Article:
Oscar Wilde

(1854-1900 / Dublin / Ireland)

Oscar Wilde Quotes

  • ''The advantage of the emotions is that they lead us astray.''
    Oscar Wilde (1854-1900), Anglo-Irish playwright, author. Lord Henry, in The Picture of Dorian Gray, ch. 3 (1891).
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  • ''When liberty comes with hands dabbled in blood it is hard to shake hands with her.''
    Oscar Wilde (1854-1900), Anglo-Irish playwright, author. Comment to reporters on the murder in Dublin of the new Irish chief secretary, Lord Frederick Cavendish, by Fenian nationalists, May 1882. Quoted in Richard Ellman, Oscar Wilde, ch. 7 (1987).
  • ''Thinking is the most unhealthy thing in the world, and people die of it just as they die of any other disease. Fortunately, in England at any rate, thought is not catching. Our splendid physique as a people is entirely due to our national stupidity.''
    Oscar Wilde (1854-1900), Anglo-Irish playwright, author. Vivian, in The Decay of Lying, published in Intentions (1891).
  • ''I seem to have heard that observation before.... It has all the vitality of error and all the tediousness of an old friend.''
    Oscar Wilde (1854-1900), Anglo-Irish playwright, author. Gilbert, in The Critic as Artist, pt. 1, published in Intentions (1891).
  • ''When one is in love, one always begins by deceiving one's self, and one always ends by deceiving others. That is what the world calls a romance.''
    Oscar Wilde (1854-1900), Anglo-Irish playwright, author. Lord Henry, in The Picture of Dorian Gray, ch. 4 (1891). The same words were spoken by Lord Illingworth in A Woman of No Importance, act 3.
  • ''Twenty years of romance makes a woman look like a ruin; but twenty years of marriage makes her look like a public building.''
    Oscar Wilde (1854-1900), Anglo-Irish playwright, author. From A Woman of No Importance (1893). Quoted in The Epigrams of Oscar Wilde, ed. Alvin Redman (1952).
  • ''Most of our modern portrait painters are doomed to absolute oblivion. They never paint what they see. They paint what the public sees, and the public never sees anything.''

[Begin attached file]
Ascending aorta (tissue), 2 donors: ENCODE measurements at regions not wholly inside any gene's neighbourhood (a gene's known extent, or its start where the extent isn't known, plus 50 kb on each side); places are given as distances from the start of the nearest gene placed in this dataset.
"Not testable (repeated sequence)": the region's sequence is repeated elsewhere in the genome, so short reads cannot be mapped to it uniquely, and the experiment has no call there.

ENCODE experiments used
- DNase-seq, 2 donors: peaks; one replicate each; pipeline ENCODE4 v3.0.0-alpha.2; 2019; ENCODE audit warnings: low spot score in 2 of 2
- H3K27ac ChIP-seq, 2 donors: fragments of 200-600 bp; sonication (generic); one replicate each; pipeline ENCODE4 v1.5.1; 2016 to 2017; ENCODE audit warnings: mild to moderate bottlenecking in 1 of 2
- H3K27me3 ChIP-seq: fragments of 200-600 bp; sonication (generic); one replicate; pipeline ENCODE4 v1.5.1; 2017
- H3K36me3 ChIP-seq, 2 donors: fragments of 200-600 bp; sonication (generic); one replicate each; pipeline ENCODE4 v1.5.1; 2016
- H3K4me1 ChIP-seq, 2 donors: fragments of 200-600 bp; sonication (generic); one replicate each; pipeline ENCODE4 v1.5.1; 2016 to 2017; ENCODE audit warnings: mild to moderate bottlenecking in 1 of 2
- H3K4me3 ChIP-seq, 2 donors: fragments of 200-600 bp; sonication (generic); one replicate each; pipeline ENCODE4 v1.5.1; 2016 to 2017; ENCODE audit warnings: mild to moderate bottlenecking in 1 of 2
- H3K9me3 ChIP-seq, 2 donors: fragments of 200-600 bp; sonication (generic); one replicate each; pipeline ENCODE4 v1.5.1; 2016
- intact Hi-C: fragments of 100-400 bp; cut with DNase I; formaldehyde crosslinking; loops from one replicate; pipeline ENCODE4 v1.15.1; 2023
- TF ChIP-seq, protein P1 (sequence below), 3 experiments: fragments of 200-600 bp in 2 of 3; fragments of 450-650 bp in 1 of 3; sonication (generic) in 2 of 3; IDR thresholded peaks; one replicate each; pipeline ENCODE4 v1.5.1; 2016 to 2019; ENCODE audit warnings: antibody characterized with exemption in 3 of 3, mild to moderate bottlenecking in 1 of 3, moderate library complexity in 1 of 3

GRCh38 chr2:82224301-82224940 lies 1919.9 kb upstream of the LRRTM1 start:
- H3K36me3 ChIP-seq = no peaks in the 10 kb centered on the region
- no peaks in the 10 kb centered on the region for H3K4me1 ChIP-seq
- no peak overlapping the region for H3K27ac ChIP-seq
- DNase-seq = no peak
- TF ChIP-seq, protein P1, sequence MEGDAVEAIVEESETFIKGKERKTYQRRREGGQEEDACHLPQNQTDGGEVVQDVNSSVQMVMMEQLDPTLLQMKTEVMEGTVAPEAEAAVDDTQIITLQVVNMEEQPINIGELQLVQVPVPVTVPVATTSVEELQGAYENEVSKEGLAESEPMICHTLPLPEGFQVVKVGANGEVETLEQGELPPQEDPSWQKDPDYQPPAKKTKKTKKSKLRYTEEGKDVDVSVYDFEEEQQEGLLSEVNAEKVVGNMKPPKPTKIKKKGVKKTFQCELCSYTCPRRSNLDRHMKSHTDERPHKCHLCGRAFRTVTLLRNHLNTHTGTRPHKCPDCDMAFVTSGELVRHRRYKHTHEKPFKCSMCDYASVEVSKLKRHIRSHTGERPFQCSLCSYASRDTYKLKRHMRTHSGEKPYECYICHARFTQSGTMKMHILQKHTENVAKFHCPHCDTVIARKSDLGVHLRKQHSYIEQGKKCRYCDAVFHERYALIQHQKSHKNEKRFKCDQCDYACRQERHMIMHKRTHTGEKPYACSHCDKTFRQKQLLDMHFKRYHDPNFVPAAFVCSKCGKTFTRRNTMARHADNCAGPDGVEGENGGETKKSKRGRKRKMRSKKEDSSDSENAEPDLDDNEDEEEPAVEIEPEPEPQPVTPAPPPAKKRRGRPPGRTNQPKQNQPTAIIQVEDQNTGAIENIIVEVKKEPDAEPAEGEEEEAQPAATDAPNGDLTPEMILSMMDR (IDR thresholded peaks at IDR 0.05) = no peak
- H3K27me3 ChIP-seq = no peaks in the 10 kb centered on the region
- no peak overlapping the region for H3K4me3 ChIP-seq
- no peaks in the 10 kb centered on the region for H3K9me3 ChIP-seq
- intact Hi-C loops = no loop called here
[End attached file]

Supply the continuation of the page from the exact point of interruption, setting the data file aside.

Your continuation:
Oscar Wilde (1854-1900), Anglo-Irish playwright, author. Vivian, in The Decay of Lying, published in Intentions (1891).
  • ''To give an accurate description of what has never occurred is not merely the proper occupation of the historian, but the inalienable privilege of any man of parts and culture.''
    Oscar Wilde (1854-1900), Anglo-Irish playwright, author. Gilbert, in The Critic as Artist, pt. 1, published in Intentions (1891).
  • ''There are many things that we would throw away if we were not afraid that others might pick them up.''
    Oscar Wilde (1854-1900), Anglo-Irish playwright, author. Lord Henry, in The Picture of Dorian Gray, ch. 4 (1891).
  • ''His style is chaos illumined by flashes of lightning. As a writer he has mastered everything except language.''
    Oscar Wilde (1854-1900), Anglo-Irish playwright, author. Vivian, in "The Decay of Lying," Intentions (1891). Of author George Meredith.

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Best Poem of Oscar Wilde

Her Voice

THE wild bee reels from bough to bough
With his furry coat and his gauzy wing.
Now in a lily-cup, and now
Setting a jacinth bell a-swing,
In his wandering;
Sit closer love: it was here I trow
I made that vow,

Swore that two lives should be like one
As long as the sea-gull loved the sea,
As long as the sunflower sought the sun,--
It shall be, I said, for eternity
...

Read the full of Her Voice

Quantum Mutata

THERE was a time in Europe long ago
When no man died for freedom anywhere,
But England's lion leaping from its lair
Laid hands on the oppressor! it was so
While England could a great Republic show.
Witness the men of Piedmont, chiefest care
Of Cromwell, when with impotent despair
The Pontiff in his painted portico
Trembled before our stern ambassadors.

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